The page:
Octavia Blvd, as pictured above, has proven less-successful than its boosters had us believe. It’s a boulevard for cars, and pedestrian space is broken up. The signaling at the intersections, however, is well above average.

  7. Sabina Pade

    Seems incoherent to me to reject an urban form – in this case, the boulevard – on the basis that it constitutes a blatant expression of political or economic power.

    If this were our criterion, we’d have to reject the very notion of a modern city.

    I doubt Seattle’s city planners would envisage anything resembling the Avenida 9 de Julio in Buenos Aires or the Avenue des Champs-Elysees in Paris. Space and means don’t permit. But the oft-noted absence of an urban ‘center of gravity’ in Seattle does certainly point to the lack of a monumentally-dimensioned avenue or central square. Personally, I would be delighted to see a waterfront boulevard of representational character, even if it were a bit tedious for pedestrians to cross.

    A propos pedestrians : can we fairly expect them to flock to the cool, damp and windy grey stretch of seawall interspersed with piers that is the Seattle waterfront? I suspect many among us are guilty of romanticising it in our urbanistic imagination. We think the Seattle waterfront would be great if only its sidewalks were handsomely decorated. Yet pedestrians, time and again have shown us they prefer places that are warm and dry.

  8. AJ

    I think a compromise for the stalwarts in W Seattle is a bridge from Alki to Magnolia. It would be majestic and they’d be able to bypass Seattle completely.

  9. spencer

    ack! This new blvd. looks like a compromise. six lanes, yikes! If nearly the same volume of traffic moves along that blvd. as did on the viaduct the waterfront hasn’t worked out its problem. That’s a lot of exhaust that has now moved down to the pedestrian level.

    Did anyone ever propose an option that developers built as they excuvated for new building foundations? With some fancy engineering couldn’t through town vehicles expressed under ground?

  10. spencer

    Not that I like to argue for this proposal, but has anyone ever traveled down 2nd avenue in downtown Seattle? It’s by far the fastest way to get from the north end of downtown to the south end…even by bicycle.

  11. mad park

    Spencer – Shhh, don’t let the secret out!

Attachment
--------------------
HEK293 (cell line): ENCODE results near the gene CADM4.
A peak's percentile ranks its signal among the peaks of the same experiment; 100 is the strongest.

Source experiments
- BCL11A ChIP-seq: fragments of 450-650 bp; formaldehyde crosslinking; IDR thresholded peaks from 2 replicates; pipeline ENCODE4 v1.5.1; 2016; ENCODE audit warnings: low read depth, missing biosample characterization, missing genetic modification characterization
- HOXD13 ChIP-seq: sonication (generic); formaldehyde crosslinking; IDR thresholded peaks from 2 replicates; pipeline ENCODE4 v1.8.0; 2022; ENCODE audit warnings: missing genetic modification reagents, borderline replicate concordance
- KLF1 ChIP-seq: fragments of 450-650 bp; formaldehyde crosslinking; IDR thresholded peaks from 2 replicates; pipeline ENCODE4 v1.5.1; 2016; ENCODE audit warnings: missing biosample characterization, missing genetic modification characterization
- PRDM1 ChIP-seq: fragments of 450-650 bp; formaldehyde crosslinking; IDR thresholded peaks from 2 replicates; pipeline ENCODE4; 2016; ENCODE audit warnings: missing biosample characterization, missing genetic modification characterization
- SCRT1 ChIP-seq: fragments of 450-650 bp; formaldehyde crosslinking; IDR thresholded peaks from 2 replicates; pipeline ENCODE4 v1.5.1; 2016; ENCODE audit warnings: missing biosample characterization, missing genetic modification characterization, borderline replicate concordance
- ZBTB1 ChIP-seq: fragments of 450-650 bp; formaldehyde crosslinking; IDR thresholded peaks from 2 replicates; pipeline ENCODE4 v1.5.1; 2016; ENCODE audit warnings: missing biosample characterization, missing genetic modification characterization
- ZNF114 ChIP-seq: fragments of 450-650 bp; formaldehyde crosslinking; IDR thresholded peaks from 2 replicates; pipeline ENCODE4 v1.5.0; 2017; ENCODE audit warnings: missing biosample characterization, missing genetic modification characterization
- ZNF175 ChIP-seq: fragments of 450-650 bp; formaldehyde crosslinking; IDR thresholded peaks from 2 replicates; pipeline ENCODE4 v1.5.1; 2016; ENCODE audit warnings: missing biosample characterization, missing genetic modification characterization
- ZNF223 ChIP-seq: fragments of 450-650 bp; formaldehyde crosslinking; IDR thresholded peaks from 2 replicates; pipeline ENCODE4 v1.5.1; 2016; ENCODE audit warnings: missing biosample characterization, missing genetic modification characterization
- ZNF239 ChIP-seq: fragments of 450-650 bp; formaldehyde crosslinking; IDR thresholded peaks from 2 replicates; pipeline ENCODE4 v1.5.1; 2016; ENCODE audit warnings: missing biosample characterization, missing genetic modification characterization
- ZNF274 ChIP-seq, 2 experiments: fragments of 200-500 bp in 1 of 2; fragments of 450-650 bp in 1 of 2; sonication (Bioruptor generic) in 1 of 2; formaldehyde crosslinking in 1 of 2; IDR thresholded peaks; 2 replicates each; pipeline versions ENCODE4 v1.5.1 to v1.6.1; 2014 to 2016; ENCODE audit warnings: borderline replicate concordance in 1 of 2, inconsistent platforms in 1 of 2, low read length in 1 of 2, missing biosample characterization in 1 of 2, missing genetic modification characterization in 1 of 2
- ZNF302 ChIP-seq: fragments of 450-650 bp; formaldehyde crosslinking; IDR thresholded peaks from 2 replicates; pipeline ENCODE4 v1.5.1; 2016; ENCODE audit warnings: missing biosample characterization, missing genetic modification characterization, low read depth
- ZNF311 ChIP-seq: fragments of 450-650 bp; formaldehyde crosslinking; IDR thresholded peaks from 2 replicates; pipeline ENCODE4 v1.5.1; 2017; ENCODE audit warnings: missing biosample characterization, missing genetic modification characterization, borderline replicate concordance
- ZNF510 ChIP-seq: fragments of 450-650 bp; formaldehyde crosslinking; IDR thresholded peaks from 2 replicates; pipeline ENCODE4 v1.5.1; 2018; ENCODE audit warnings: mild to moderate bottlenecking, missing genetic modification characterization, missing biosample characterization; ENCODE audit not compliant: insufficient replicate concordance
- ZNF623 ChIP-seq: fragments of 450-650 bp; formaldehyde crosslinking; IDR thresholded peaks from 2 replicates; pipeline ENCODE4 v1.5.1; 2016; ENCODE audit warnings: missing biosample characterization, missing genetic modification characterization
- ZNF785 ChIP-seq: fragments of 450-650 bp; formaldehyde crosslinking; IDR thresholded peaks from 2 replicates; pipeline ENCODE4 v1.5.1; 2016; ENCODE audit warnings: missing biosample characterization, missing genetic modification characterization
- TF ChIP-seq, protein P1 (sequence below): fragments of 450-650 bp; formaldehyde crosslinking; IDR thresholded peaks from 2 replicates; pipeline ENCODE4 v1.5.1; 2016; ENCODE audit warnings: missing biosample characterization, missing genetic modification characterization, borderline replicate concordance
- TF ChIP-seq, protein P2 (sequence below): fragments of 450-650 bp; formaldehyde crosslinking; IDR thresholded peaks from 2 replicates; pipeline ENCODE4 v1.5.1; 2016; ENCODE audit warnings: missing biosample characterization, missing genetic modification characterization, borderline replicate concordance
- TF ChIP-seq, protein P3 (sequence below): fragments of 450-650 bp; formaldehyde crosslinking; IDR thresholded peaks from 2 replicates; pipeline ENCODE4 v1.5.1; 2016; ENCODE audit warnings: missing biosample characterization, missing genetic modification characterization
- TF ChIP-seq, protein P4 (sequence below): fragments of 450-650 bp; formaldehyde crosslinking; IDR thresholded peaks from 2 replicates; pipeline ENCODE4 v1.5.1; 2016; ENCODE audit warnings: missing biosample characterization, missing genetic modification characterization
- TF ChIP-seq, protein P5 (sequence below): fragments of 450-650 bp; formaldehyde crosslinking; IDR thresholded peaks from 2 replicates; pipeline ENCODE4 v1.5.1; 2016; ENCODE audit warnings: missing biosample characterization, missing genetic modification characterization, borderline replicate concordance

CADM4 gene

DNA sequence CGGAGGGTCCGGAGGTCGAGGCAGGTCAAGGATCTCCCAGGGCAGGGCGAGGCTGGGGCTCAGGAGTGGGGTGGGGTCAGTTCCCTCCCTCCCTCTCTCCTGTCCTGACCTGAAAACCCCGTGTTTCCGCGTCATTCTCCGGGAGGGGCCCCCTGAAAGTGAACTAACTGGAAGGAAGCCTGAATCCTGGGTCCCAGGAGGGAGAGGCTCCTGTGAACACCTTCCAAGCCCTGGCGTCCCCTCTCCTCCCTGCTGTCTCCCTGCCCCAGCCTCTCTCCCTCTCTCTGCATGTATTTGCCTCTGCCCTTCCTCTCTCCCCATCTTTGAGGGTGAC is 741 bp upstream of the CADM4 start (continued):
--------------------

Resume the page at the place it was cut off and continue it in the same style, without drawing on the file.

12. Chris

    Unfortunately the converse isn’t true. 4th avenue is often very slow, especially between University and Virginia.

  13. Douglas Willinger

    Tunnel or Chopway.

    Anything else is just an excuse for the reality that we spend too little on infrastructure and too much upon the military and the various wars including the criminal mercantilism protectionism of the ‘drug war’.

  14. dan bertolet

    (Oops, I made the post title provocative. But I still stand by it.)

    Cascadian @2 is right on. Throughput for cars should be very low on our list of priorities. In the not too distant future we will driving a lot less, whether we like it or not. We should be spending every penny of our limited funds on infrastructure that supports travel by foot and transit. This is the reality of a future with climate change and peak oil. A guaranteed ten minute car ride from West Seattle to Ballard is nowhere near top priority any more.

  15. Spencer


    You and Cascadian are correct. The plan needs to have enough vision to project what the future will be more like. I suspect our nearer future is not less cars but less gas powered cars. Most solutions to our personal transportation problems point toward hybrid and alt/fuel vehicles. It seems until the auto industry and the Fed.s start talking about funding mass transit we have to live in a world where wide streets pave the way.

    This means we must have some forethought and better vision for this solution. What I’ve seen so far is putting stitches on a problem that needs surgery and rehabilitation.

    I see the city and state’s policies as reactive at best which and why (historically) private and non-profit organizations have instigated change (both good and bad) in Seattle.

    We should demand an integrated solution that drives into the future of our city. It should show how this street will change and force change on the way we travel and inhabit our city. It’s a chance for our city to be bold and inventive rather than passive and short sighted.


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  17. Rich Engard

    I like this taste much, this is the precondition where i can maxim smth from me, a attitude of low-down this is what i like.